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4 Steps to Creating a GC Succession Plan


While most companies acknowledge that a succession plan is crucial for business and leadership continuity, preparing and maintaining a succession plan is a time-consuming process. When the urgent needs of the business must be addressed, succession planning is often placed on the backburner and quickly forgotten. However, once one is able to take a step back and view succession planning as deliberate, routine leadership and professional development for one’s team members instead of preemptive preparation for retirement years or decades down the road, the process quickly becomes manageable, the benefits more apparent, and the rewards more readily reaped.

Five of BarkerGilmore’s esteemed Senior Advisors, all former General Counsel themselves, provided their invaluable insights on succession planning for this article: Maureen Brundage, Noah Hanft, Marla Persky, Helen Pudlin, and A.B. Cruz III. What follows is a step-by-step process for preparing and maintaining a meaningful succession plan for your law department.

Step 1: Understand the Business’ Needs

This step is crucial no matter how the GC obtained their role; however, it is arguably even more important for those who were externally recruited. Before an effective – or meaningful – succession plan can be developed, one must first understand the current and projected state and needs of the business. How is the company evolving? What are the company’s growth or new market expansion initiatives, now and five years to come? How stable is the industry, and how would that change if the economy were to take a downturn? Thinking futuristically becomes even more imperative as the sitting GC’s anticipated tenure lengthens.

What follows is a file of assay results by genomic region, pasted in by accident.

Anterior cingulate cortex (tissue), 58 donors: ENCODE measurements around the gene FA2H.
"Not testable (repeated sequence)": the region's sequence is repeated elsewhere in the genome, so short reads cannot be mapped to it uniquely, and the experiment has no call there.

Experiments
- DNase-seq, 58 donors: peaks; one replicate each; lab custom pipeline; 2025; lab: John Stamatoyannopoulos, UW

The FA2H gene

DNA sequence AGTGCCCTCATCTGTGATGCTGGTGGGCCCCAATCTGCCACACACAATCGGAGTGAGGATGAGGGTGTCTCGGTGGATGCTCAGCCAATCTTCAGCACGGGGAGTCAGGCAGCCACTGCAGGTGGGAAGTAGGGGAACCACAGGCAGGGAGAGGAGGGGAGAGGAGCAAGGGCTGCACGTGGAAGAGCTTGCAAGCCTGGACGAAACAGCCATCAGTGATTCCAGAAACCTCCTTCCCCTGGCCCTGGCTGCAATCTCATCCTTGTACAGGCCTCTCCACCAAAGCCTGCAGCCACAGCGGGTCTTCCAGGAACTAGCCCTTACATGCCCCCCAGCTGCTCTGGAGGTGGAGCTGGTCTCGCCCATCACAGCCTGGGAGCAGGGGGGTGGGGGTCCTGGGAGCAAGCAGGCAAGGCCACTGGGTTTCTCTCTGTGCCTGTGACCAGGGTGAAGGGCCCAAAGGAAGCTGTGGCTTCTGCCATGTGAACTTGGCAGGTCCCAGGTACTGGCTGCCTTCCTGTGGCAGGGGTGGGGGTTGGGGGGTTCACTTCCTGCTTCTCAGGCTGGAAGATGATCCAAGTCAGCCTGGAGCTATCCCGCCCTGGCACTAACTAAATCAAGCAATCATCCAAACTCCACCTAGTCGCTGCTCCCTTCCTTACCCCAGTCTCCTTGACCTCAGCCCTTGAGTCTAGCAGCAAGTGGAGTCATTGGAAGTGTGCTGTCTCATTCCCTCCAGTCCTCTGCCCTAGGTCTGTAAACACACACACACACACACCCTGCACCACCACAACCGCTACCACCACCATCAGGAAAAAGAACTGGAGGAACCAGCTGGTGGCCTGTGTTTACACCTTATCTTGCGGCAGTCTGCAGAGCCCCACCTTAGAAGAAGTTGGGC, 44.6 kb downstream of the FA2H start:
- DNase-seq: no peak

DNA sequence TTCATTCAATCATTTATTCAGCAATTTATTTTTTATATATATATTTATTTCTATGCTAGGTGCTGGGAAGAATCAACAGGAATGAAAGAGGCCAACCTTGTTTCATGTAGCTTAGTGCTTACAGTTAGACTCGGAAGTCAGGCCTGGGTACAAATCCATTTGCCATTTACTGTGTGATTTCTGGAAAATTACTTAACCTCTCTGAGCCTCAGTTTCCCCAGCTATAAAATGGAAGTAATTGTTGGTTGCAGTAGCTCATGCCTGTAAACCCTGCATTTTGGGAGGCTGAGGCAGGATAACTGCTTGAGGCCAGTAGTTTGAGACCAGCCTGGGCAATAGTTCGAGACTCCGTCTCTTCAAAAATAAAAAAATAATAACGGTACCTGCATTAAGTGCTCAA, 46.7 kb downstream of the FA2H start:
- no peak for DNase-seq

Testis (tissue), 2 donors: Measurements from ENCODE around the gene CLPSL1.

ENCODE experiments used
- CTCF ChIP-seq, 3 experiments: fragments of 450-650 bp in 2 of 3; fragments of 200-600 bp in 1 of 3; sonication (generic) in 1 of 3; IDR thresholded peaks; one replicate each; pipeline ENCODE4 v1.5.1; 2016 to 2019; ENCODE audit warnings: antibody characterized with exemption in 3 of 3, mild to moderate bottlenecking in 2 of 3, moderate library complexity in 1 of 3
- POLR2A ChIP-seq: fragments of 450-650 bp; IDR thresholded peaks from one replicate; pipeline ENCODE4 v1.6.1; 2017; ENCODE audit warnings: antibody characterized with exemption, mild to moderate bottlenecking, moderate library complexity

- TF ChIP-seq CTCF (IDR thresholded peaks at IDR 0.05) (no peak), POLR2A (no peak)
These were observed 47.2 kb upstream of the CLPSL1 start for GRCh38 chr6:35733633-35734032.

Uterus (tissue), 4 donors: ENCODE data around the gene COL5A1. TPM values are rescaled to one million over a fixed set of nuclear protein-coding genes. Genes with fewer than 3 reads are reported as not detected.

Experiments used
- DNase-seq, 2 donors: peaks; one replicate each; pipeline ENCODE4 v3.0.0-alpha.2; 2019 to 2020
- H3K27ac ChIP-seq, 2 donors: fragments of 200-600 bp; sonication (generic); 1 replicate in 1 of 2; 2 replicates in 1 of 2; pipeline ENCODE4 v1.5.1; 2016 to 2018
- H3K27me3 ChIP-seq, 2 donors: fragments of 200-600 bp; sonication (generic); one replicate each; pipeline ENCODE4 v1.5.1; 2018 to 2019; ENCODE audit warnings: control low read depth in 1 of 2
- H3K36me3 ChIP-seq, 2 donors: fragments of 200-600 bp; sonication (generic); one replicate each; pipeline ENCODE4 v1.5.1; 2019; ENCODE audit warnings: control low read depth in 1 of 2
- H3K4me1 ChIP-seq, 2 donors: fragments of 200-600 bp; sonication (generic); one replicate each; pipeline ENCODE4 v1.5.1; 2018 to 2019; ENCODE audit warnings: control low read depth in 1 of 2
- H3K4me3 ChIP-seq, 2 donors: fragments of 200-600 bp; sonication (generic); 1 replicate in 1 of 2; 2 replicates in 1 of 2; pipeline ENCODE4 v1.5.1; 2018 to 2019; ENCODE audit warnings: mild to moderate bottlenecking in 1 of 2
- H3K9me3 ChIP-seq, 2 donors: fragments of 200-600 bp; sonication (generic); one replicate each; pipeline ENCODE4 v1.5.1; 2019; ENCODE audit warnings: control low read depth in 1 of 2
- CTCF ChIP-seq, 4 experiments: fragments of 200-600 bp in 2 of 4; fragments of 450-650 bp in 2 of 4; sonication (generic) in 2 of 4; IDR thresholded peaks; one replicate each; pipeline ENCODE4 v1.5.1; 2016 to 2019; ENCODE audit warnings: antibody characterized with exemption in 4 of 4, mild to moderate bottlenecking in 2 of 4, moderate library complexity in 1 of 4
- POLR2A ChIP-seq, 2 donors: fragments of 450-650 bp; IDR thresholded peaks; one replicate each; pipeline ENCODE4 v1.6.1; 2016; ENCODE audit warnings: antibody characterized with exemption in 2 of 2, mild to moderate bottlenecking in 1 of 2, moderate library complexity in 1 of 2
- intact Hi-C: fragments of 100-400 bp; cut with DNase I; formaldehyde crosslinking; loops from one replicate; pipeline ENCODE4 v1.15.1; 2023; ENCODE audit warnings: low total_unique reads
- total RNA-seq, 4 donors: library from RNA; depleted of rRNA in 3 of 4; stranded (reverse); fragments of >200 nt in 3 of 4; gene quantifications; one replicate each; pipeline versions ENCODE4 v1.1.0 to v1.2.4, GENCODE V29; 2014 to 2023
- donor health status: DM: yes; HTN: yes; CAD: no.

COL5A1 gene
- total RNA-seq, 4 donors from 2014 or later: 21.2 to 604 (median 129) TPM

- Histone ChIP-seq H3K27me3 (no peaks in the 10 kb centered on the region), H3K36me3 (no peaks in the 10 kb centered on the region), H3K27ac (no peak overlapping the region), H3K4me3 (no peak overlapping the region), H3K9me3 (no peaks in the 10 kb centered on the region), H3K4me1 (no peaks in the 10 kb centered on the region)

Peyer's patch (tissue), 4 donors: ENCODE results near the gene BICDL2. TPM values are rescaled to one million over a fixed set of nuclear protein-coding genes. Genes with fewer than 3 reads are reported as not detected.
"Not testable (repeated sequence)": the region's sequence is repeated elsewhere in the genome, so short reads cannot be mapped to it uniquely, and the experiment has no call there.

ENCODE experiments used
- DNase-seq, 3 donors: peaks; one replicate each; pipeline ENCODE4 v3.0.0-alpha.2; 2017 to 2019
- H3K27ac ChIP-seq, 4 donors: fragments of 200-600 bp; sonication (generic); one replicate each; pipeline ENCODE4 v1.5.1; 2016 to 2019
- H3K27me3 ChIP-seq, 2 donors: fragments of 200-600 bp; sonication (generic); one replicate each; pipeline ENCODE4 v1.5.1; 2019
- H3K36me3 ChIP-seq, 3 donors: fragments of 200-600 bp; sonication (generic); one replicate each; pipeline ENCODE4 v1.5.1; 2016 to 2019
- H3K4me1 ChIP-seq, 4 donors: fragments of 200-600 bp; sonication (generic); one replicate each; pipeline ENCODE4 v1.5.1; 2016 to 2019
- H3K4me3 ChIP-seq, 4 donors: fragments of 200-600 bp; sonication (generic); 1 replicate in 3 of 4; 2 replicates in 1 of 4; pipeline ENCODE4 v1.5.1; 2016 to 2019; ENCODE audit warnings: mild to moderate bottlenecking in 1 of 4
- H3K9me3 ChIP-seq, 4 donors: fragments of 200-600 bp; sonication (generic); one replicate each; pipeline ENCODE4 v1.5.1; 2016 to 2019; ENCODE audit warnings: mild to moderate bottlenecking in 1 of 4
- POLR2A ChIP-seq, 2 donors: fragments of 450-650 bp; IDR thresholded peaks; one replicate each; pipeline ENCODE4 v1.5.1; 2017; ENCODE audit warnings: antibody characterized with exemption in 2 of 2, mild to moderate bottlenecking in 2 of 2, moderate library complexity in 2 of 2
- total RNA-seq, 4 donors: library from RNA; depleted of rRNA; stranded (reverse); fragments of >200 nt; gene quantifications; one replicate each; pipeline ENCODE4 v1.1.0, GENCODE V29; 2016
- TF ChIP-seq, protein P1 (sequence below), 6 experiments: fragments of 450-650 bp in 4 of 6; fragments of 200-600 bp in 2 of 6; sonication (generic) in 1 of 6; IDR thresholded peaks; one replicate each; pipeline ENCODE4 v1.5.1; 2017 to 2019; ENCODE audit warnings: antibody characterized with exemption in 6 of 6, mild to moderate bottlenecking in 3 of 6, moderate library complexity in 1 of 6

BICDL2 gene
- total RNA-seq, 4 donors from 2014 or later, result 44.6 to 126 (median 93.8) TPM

In addition, before a GC can begin to develop their own succession plan, they must understand what the company-wide succession plan, if any, dictates. That way, the GC’s personal plan, or a plan implemented specifically for the legal department, will comply with and compliment the company’s succession protocols.

Step 2: Assess the Legal Team

Once you have gained a full understanding of the current and projected needs of the business, the next step is to understand the nature and quality of the legal talent already within the organization. Annual performance reviews offer one perspective of current talent. However, what the GC observes in their daily interactions with a lawyer on their team represents only a few pixels in the bigger picture of their performance and value-add to the company. As such, it is crucial that a GC determine how their direct reports are viewed by everyone who interacts with the company and/or its law department, including clients, other team members, and subordinates.

One solution is to conduct internal employee and external client surveys on a yearly basis. Not only will these surveys help the GC to identify succession candidates; they will also shed invaluable light on any gaps in the legal team’s leadership development.